The research team looked at the effects of sublethal levels of neonicotinoids on honeybees in the field and in the lab. They found in the lab group that the exposure led to a significant impairment of the bees’ abilities to learn and remember smells. This is particularly important as bees rely in part on the specific scents of certain flowers in their foraging and pollination behaviours. In the field, the neonicotinoids impair bees’ abilities to forage efficiently and navigate to and from the nest. Effects are being seen in the field.

These findings are worrying as they show that the levels of neonicotinoids that many bees are exposed to are impacting learning and foraging abilities. If bees cannot forage efficiently, then they cannot pollinate efficiently. This does not bode well for our already suffering global food security.

Another concerning finding is that these impacts are being exacerbated by other pesticides. This is very important as there is a lot of overlap in pesticide use and also regular switching of pesticides. This means that the majority of bees will be affected as they find themselves in ever increasingly common regions of extensive pesticide usage.

This study is great in showing an actual physiological change that results in the cells of bees in response to exposure to neonicotinoids. The use of research in a lab and field environment also helps with securing the accuracy and representativeness of their findings and reducing the opportunity to dismiss this important work. However, Mary Palmer and her team do state in the paper that improvements could be made. They explain that the cultured KCs do show marginally different levels of response to actual KCs and that future work could look into this disparity.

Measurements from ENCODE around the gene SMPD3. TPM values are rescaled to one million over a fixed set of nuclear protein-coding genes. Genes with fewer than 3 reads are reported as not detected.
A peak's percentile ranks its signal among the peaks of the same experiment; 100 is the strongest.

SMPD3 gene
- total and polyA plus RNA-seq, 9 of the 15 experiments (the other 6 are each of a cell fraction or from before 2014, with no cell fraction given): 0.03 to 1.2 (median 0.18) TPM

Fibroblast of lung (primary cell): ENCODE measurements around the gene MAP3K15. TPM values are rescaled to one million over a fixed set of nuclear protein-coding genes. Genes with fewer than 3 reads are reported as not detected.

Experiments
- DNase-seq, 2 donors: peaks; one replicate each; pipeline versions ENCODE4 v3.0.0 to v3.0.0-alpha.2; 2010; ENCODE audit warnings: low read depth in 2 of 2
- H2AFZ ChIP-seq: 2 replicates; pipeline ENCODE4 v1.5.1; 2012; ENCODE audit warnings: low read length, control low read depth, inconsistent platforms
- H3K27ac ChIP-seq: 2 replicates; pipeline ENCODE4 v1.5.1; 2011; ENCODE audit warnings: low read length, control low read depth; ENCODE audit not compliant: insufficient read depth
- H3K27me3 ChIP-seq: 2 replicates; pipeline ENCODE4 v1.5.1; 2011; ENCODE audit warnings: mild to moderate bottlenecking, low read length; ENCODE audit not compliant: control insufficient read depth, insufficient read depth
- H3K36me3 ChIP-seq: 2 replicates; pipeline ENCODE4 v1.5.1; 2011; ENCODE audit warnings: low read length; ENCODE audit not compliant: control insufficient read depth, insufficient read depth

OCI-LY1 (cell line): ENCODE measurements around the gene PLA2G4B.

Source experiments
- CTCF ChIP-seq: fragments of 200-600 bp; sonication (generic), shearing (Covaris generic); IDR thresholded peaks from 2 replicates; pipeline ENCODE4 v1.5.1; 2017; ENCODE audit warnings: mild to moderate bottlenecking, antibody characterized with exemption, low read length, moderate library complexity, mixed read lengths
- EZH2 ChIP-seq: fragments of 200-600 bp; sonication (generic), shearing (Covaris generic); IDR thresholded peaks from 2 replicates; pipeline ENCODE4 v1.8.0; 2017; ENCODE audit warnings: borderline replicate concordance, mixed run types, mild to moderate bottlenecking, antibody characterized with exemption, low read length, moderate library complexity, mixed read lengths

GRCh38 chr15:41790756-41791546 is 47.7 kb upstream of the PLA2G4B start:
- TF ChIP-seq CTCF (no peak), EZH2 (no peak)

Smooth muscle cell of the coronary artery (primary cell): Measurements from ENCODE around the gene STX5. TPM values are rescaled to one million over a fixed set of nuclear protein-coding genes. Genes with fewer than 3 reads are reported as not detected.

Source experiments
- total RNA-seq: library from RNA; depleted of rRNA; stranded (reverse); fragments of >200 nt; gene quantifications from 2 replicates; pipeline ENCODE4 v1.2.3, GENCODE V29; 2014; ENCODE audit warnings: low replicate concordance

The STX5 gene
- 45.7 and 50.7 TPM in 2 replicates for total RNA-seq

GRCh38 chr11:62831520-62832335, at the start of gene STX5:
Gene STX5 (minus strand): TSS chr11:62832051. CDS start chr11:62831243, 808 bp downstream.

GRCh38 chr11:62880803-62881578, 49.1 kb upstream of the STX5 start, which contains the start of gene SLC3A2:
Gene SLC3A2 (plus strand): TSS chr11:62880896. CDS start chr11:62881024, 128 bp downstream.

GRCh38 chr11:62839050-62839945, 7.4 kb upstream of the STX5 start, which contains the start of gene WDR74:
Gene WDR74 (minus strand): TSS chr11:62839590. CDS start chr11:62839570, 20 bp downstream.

Regardless of the potential flaws, this study empirically shows neonicotinoids directly impacting bee learning and memory. I’m sure that this study will be just one of many similar studies appearing in the near future. The research is likely to be faced by a lot of opposition, with papers like the above being in the firing line of organisations who intend to undermine as much as possible.

This area is a hot topic and the demand for this type of research is ever increasing. Let’s hope that the methodology is a stringent as possible giving opposition very little excuse to dig their claws in and undermine very important work.

Things are Looking Up: Sharks and Manta Rays

My posts have been pretty depressing recently so I thought I’d look for something slightly more positive to write about. It is relatively difficult to find positive stories when it comes to the state of our world’s wildlife, but I found some happiness in sharks and manta rays.

A Slightly Depressing Start…

The CITES conference that has taken place over the last couple weeks has featured quite a lot in some of my more recent posts. It was where the proposals for the legal trade of rhino horn and polar bear hunting ban were rejected. Generally I have had quite a negative slant on the outcomes of the conference so here comes a more positive outcome.

Sharks and manta rays are facing increasing levels of exploitation. Once again there is increasing demand for them in Asia which is only worsening due to the increasing wealth in this continent. China’s insatiable demand for shark fin for their soup and use of manta ray gill rakers for medicinal properties is tempting many people into the poaching industry.